The buyer was London specialist Simon Spero who was underbid by an internet bidder on the-saleroom.com.
Marshall's had found the sauceboats in the kitchen cupboard of a local cottage they had been asked to clear by the family of the elderly owner who was moving into sheltered accommodation.
Measuring 8in (20cm) wide, they were in generally good condition with minor chips, modeling imperfections to the ram and cherub mask bases, fritting and discolouration.
Potential buyers were told that bidding would start at £1000 but that a five-figure sum was expected.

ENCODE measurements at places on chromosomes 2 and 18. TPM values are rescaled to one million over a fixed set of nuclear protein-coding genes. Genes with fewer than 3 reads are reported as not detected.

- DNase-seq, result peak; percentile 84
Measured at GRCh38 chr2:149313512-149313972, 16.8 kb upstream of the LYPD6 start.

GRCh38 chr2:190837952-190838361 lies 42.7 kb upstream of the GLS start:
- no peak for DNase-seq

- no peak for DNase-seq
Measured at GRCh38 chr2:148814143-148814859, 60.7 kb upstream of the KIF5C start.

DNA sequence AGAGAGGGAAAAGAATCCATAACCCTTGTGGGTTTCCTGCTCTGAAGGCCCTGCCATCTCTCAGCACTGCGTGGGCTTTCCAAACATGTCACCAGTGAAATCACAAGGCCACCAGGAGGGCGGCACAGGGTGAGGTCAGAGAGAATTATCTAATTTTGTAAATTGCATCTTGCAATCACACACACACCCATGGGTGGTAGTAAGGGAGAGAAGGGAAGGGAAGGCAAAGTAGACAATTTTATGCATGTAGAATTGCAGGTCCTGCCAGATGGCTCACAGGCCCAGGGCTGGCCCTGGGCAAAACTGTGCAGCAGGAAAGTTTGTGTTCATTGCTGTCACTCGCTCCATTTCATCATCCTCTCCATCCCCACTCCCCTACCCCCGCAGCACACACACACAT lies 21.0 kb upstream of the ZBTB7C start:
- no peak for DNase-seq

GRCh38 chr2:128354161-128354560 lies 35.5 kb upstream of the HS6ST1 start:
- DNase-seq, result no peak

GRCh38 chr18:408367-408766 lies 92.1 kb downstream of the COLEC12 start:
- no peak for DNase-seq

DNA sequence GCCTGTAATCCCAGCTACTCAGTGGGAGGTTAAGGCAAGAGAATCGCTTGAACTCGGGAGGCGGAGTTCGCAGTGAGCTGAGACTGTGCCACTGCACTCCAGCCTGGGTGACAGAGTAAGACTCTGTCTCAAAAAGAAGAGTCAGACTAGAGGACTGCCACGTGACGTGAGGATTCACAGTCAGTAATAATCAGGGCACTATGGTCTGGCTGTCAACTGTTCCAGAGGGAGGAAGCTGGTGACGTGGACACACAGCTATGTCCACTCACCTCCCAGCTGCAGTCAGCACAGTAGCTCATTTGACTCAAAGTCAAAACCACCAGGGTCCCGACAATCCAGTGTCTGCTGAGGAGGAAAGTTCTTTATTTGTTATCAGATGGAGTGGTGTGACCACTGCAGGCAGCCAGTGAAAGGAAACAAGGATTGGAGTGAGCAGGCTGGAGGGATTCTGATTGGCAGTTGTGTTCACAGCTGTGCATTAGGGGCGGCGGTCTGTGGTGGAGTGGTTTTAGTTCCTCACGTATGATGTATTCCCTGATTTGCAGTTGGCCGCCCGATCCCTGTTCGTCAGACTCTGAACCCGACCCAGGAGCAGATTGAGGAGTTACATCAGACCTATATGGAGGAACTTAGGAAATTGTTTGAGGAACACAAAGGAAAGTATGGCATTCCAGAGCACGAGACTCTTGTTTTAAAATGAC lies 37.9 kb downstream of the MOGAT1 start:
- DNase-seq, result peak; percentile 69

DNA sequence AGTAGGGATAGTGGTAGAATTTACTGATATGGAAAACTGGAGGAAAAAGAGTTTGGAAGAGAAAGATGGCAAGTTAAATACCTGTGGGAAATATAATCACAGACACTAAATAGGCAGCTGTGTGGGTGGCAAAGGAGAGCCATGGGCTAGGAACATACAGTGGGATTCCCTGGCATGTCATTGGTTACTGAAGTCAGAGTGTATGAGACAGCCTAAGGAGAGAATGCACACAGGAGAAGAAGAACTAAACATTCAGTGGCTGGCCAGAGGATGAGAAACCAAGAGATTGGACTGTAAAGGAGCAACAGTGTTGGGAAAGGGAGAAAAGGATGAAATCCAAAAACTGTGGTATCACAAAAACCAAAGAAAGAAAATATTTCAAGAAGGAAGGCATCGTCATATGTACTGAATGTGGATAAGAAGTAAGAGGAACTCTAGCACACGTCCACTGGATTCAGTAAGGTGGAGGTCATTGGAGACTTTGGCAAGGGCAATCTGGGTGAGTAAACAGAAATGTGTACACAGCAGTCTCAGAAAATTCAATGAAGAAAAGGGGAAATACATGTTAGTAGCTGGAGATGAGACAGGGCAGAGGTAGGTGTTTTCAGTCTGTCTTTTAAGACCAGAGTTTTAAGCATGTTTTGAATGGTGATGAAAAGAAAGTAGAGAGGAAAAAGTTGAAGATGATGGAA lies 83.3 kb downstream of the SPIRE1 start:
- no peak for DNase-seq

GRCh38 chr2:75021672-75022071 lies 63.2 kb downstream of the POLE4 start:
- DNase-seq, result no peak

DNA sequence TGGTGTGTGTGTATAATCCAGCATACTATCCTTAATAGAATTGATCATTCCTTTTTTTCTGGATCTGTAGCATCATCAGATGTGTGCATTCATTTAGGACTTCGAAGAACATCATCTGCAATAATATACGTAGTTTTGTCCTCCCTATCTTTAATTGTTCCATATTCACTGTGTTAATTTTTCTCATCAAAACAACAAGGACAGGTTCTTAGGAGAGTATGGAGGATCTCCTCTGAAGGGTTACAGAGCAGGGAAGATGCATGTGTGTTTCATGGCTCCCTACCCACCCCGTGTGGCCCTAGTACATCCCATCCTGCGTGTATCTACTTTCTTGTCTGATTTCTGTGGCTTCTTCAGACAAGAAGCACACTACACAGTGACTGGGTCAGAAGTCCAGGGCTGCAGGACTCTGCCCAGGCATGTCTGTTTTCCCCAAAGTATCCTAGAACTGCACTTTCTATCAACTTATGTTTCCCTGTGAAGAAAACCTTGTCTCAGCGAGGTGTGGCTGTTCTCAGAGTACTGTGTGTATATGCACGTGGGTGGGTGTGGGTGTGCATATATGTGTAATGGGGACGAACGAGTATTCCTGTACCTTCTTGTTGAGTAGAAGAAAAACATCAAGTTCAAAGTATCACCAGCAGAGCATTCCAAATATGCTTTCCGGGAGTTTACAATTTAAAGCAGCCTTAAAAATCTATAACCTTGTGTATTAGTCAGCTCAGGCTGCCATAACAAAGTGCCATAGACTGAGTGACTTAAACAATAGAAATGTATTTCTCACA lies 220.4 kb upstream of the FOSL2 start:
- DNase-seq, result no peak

Mr Spero - who is aware of only a very small handful of examples of this silver form including one in the Victoria & Albert Museum - considers these the earliest of all English porcelain sauceboats and extraordinary for their polychrome landscape decoration in the Meissen idiom that is unrecorded in this period.
He told ATG he bought them for stock.
The buyer's premium was 17.5 per cent.